Tuesday, July 22, 2008


Obsessive-compulsive disorder (OCD) is a common anxiety disorder. It is characterized by recurrent, bothersome mental or behavioural habits. "Obsessions" are recurrent, unwelcome thoughts or images, and "compulsions" are habitual behaviours (physical actions or sequences of thoughts) which often relieve the anxiety induced by obsessions. The symptoms can arise at almost any time in life, but often begin during childhood or during young adulthood. The symptoms often wax and wane over time, sometimes changing slightly from one type to another, sometimes becoming worse during stressful situations.

There are certain types of symptoms that are most common:
1) obsessive concern about germs or dirt, leading to compulsive washing
-this pattern can become so extreme that hours of the day can be spent cleaning, hands getting badly chapped from overwashing; there can be a lot of avoidance of situations (e.g. crowds, public transit, washrooms, shaking hands with people) where there may be a perceived abundance of germs

2) obsessive doubt, leading to compulsive checking
-those with this symptom frequently feel that they have made a mistake--sometimes a catastrophic mistake such as having left the oven on, or having hit someone with their car--leading to a compulsive need to go back and check to make sure this hasn't happened. A lot of time can be wasted going back to check and re-check. Often times people with this symptom realize their behaviour is irrational or excessive, but the feelings are so strong that they can't stop the pattern.

3) obsessive or compulsive symmetry: a need to assess the symmetry of things, or to make things symmetric. Sometimes there may be a need to do an activity (e.g. brushing teeth, or tying shoes) in a very particular way, and if something interrupts the behaviour, the symptom makes the person want to go back and start again from the beginning. A related symptom is a feeling of needing to count things in multiples, or do things a certain number of times (e.g. things have to be in threes).

4) obsessional thoughts: often these are thoughts about doing something forbidden or inappropriate; they often have a violent or sexual nature, and can be hard for people to talk about (people can be embarrassed or ashamed at having the thoughts). Symptomatic people often will interpret their thoughts as evidence that they are not safe or that they are losing their mind. The symptom can lead to avoidance of many situations (e.g. if the obsessional thought is about doing something aggressive, it may lead to avoidance of being around other people).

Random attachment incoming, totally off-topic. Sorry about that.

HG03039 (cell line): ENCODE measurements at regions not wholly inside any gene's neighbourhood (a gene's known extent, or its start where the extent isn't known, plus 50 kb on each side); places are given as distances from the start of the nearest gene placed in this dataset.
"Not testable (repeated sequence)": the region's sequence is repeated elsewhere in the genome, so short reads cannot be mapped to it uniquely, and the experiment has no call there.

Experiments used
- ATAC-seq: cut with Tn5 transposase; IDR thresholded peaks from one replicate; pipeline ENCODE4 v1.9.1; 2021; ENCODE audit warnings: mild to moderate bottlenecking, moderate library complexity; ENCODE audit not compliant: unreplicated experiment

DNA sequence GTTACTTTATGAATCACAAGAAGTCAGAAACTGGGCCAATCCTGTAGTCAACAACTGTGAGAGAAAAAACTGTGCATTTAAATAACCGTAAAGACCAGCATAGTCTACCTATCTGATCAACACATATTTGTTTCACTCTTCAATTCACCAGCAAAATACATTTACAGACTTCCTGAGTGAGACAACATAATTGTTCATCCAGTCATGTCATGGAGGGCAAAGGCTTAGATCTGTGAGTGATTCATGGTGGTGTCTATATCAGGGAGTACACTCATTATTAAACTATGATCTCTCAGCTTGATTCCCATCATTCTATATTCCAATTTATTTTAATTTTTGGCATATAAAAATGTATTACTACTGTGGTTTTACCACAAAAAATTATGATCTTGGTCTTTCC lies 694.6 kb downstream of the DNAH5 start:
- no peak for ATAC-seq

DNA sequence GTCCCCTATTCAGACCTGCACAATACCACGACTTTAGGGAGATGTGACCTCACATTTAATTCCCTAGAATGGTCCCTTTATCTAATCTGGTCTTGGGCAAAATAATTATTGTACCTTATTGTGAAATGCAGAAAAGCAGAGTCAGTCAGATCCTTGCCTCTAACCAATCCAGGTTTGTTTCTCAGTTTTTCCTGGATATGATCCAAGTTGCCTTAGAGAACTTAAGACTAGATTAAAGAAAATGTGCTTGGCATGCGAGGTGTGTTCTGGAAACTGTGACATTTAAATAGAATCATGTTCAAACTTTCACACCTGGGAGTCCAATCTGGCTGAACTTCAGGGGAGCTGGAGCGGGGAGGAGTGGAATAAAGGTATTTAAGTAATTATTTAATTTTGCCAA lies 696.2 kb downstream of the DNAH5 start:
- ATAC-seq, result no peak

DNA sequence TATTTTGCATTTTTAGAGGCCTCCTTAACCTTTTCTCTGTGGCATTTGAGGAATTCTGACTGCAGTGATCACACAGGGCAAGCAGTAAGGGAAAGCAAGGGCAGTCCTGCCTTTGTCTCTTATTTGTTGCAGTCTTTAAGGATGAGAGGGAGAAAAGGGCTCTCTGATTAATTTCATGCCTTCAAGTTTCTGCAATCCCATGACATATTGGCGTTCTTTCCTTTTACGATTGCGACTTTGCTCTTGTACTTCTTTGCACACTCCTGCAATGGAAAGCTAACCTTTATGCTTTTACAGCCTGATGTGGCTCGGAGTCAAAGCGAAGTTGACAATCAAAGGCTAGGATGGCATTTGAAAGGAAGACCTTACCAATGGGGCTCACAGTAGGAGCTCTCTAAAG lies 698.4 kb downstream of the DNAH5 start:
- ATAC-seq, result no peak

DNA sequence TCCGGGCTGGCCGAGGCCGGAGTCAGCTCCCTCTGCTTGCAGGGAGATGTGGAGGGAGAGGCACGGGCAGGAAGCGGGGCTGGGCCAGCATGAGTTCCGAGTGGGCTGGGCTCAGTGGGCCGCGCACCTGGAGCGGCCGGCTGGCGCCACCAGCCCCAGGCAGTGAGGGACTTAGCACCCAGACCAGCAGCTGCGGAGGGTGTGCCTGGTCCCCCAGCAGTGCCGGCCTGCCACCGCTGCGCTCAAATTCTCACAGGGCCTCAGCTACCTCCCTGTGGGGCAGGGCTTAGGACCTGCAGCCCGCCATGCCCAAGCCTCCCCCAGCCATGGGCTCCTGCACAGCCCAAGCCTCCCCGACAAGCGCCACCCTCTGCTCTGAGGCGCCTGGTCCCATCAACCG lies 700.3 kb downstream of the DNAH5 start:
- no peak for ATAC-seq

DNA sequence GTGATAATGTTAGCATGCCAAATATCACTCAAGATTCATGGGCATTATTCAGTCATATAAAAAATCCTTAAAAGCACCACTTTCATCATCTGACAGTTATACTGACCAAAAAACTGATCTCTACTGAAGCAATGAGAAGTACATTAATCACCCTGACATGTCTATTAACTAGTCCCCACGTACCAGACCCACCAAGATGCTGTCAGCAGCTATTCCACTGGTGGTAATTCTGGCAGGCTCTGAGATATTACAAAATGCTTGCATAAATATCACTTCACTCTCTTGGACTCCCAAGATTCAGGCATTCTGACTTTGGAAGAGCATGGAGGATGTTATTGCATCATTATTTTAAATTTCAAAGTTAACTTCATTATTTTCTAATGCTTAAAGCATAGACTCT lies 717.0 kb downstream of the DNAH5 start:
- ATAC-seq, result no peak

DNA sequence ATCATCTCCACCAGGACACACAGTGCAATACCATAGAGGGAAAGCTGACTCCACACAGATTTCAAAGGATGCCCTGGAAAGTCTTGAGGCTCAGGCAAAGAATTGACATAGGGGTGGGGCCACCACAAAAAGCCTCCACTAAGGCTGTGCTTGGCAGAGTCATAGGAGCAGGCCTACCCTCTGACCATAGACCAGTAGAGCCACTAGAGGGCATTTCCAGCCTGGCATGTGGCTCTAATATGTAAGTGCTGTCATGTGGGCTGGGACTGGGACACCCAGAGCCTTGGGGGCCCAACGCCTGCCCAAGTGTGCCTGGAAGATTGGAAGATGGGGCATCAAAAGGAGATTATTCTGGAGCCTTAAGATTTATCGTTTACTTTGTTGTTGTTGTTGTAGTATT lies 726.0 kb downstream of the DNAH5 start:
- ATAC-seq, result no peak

There are many other varieties of obsessions & compulsions, and it can be helpful to read an educational book on the subject. The OCD Workbook by Bruce Hyman is a good example.

There are two types of therapy that help most with OCD:

Cognitive-behavioural therapy is extremely important and has been shown to work. The main principles here are to educate oneself about OCD, to be able to recognize and pronounce the symptoms as they occur (i.e. to recognize in one's mind that "this is an OCD symptom, not a sign of insanity or dangerousness"), to stop oneself from doing the compulsive behaviours, and to practice exposure to situations that induce the symptoms (e.g. for the germ phobic person, the exposure therapy may be spending time with bare hands scooping soil in a garden).

Antidepressant medications which act on the serotonin system in the brain also reduce OCD symptoms.

Typically, any treatment for OCD reduces symptoms by about 30%. For some people the treatments work much better. Often times, combinations of therapy techniques, continued for longer periods of time, are needed to tame the symptoms more completely.

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